Do you need more flexibility with your adapters or disk? The virtual SCSI and shared Ethernet capabilities of APV handle I/O from virtual I/O servers. You can add I/O channels dynamically to a Linux application in response to heavy data loads, directing maximum I/O resources where they’re needed and achieving the best sustainable system throughput.
This works because these VIO servers are actually partitions that have physical resources (adapters and/or disks). Your logical partitions, which are VIO clients, can then share these resources with other logical partitions. Virtual I/O is invaluable for environments that do not require a huge amount of network bandwidth, such as development or staging environments and environments that have run out of physical capacity in the managed frame.
Simultaneous multithreading (SMT) can give you an extra 30-40% improvement in horsepower, allowing two separate instruction streams (threads) to run concurrently on the same exact physical processor. To the operating system, each thread appears to run on an independent logical processor. SMT support is available only through the POWER5 architecture, whose core chipset consists of a dual processor core with each core supporting two hardware threads of execution.
Capped and uncapped partitions
Shared partitions offer the flexibility of setting uncapped partitions, which allow you to access untapped resources from your shared processor pool. Shared partitions can use as much of the shared pool as they need, based on weighting factors that you control.
What is extraordinary about the IBM virtualization engine and APV is that virtualization is not really implemented as operating system functionality, i.e. VMware. Hardware support for APV is actually built into the p5 architecture, which uses the hypervisor to integrate with the OS. The Power Hypervisor (PHYP) is the firmware layer that runs underneath AIX, Linux and i5/OS on pSeries machines.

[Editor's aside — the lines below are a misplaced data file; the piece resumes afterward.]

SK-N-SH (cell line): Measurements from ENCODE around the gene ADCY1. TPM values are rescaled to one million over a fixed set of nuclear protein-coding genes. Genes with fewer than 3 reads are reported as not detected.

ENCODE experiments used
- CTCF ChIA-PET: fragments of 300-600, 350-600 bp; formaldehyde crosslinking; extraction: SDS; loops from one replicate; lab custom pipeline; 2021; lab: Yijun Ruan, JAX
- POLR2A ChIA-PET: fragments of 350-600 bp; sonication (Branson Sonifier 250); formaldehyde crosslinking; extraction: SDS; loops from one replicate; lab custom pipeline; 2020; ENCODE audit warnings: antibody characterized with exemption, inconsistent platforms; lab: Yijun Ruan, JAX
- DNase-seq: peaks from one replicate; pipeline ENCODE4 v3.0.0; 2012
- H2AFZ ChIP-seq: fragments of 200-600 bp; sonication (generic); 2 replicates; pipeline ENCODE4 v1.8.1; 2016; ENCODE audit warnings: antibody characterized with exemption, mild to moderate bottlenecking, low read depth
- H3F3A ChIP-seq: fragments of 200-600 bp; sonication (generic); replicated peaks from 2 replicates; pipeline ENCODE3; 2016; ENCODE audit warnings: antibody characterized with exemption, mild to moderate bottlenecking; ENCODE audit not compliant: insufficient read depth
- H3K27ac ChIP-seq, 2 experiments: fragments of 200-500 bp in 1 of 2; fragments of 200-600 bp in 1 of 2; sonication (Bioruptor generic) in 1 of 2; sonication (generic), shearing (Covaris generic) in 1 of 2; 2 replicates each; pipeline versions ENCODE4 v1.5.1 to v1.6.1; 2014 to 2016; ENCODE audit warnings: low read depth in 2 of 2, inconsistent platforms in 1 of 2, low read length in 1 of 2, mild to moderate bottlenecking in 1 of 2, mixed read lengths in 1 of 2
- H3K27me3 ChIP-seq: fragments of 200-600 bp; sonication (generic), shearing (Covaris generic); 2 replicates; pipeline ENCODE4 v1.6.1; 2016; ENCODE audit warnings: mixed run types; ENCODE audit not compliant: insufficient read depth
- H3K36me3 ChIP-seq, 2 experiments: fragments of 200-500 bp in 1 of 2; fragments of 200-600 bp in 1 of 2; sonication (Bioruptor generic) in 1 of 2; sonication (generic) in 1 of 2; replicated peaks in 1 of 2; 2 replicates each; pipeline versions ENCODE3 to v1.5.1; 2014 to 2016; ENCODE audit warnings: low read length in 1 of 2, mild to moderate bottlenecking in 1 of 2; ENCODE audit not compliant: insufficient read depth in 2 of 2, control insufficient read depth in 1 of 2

From a Linux perspective, IBM has partnered with Red Hat and SuSE to integrate enhancements into their most recent distributions to maximize the benefits of Linux for this architecture. Because of this partnership, Linux can exploit the processor hardware in ways it could not do before. For more information, see www-03.ibm.com/systems/p/linux. You must be running either Red Hat Enterprise Linux 5 or SuSE Linux Enterprise Server 9 to take full advantage of POWER5.
For anyone not interested in creating partitions with Unix or AS/400, IBM also offers Linux-only systems in the form of OpenPower. OpenPower systems can cost up to 50% less than Power systems that can run Unix or AS/400 partitions because the hypervisor that powers the Virtualization Engine does not need to be as advanced. Because IBM also wants to promote Linux and sell more of these systems, it tends to offer substantial discounts with this server line.
More than any other hardware vendor, IBM promotes Linux in a big way. IBM hosts free APV across the country with labs that let people install Linux partitions. IBM’s promotion of Linux is real, and perhaps more importantly, IBM’s Linux technology is groundbreaking. My only criticism of IBM’s Linux strategy is that too few people are aware of what they can accomplish with Linux on the p5. I hope that in the future IBM will work more with ISVs to ensure that more third-party applications are fully supported on this hardware platform.